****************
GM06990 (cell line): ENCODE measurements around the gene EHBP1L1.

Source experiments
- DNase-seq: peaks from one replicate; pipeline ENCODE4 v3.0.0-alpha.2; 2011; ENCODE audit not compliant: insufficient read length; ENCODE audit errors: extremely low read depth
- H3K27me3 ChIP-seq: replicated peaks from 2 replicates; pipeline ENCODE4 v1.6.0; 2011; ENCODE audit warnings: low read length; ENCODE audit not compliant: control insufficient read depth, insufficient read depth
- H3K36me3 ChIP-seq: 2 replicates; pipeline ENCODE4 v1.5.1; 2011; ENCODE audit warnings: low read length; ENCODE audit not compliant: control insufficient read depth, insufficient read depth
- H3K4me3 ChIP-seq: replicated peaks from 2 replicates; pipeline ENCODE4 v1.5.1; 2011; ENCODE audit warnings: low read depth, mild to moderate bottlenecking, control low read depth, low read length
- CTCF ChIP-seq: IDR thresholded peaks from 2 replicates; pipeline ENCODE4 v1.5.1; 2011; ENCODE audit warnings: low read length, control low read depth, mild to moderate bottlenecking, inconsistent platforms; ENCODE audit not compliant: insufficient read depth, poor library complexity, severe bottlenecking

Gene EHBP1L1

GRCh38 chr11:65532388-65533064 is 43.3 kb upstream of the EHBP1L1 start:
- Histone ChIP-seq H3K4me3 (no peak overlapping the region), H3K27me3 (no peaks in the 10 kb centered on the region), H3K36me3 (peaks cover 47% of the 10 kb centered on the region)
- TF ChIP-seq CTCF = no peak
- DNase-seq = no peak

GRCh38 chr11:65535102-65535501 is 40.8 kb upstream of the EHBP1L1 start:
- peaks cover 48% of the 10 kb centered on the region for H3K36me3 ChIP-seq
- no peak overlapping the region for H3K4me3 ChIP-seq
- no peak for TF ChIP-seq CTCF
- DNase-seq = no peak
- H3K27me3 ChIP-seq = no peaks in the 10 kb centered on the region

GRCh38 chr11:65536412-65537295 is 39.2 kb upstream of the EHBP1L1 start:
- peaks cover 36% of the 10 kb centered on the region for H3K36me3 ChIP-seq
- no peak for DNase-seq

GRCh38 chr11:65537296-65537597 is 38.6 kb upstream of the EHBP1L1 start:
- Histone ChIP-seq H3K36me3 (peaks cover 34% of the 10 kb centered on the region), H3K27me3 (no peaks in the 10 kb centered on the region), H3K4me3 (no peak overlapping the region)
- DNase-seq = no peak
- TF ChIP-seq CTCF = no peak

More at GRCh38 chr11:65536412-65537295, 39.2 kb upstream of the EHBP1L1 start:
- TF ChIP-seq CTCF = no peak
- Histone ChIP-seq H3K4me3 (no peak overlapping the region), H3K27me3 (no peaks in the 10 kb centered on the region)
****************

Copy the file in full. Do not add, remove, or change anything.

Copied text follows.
GM06990 (cell line): ENCODE measurements around the gene EHBP1L1.

Source experiments
- DNase-seq: peaks from one replicate; pipeline ENCODE4 v3.0.0-alpha.2; 2011; ENCODE audit not compliant: insufficient read length; ENCODE audit errors: extremely low read depth
- H3K27me3 ChIP-seq: replicated peaks from 2 replicates; pipeline ENCODE4 v1.6.0; 2011; ENCODE audit warnings: low read length; ENCODE audit not compliant: control insufficient read depth, insufficient read depth
- H3K36me3 ChIP-seq: 2 replicates; pipeline ENCODE4 v1.5.1; 2011; ENCODE audit warnings: low read length; ENCODE audit not compliant: control insufficient read depth, insufficient read depth
- H3K4me3 ChIP-seq: replicated peaks from 2 replicates; pipeline ENCODE4 v1.5.1; 2011; ENCODE audit warnings: low read depth, mild to moderate bottlenecking, control low read depth, low read length
- CTCF ChIP-seq: IDR thresholded peaks from 2 replicates; pipeline ENCODE4 v1.5.1; 2011; ENCODE audit warnings: low read length, control low read depth, mild to moderate bottlenecking, inconsistent platforms; ENCODE audit not compliant: insufficient read depth, poor library complexity, severe bottlenecking

Gene EHBP1L1

GRCh38 chr11:65532388-65533064 is 43.3 kb upstream of the EHBP1L1 start:
- Histone ChIP-seq H3K4me3 (no peak overlapping the region), H3K27me3 (no peaks in the 10 kb centered on the region), H3K36me3 (peaks cover 47% of the 10 kb centered on the region)
- TF ChIP-seq CTCF = no peak
- DNase-seq = no peak

GRCh38 chr11:65535102-65535501 is 40.8 kb upstream of the EHBP1L1 start:
- peaks cover 48% of the 10 kb centered on the region for H3K36me3 ChIP-seq
- no peak overlapping the region for H3K4me3 ChIP-seq
- no peak for TF ChIP-seq CTCF
- DNase-seq = no peak
- H3K27me3 ChIP-seq = no peaks in the 10 kb centered on the region

GRCh38 chr11:65536412-65537295 is 39.2 kb upstream of the EHBP1L1 start:
- peaks cover 36% of the 10 kb centered on the region for H3K36me3 ChIP-seq
- no peak for DNase-seq

GRCh38 chr11:65537296-65537597 is 38.6 kb upstream of the EHBP1L1 start:
- Histone ChIP-seq H3K36me3 (peaks cover 34% of the 10 kb centered on the region), H3K27me3 (no peaks in the 10 kb centered on the region), H3K4me3 (no peak overlapping the region)
- DNase-seq = no peak
- TF ChIP-seq CTCF = no peak

More at GRCh38 chr11:65536412-65537295, 39.2 kb upstream of the EHBP1L1 start:
- TF ChIP-seq CTCF = no peak
- Histone ChIP-seq H3K4me3 (no peak overlapping the region), H3K27me3 (no peaks in the 10 kb centered on the region)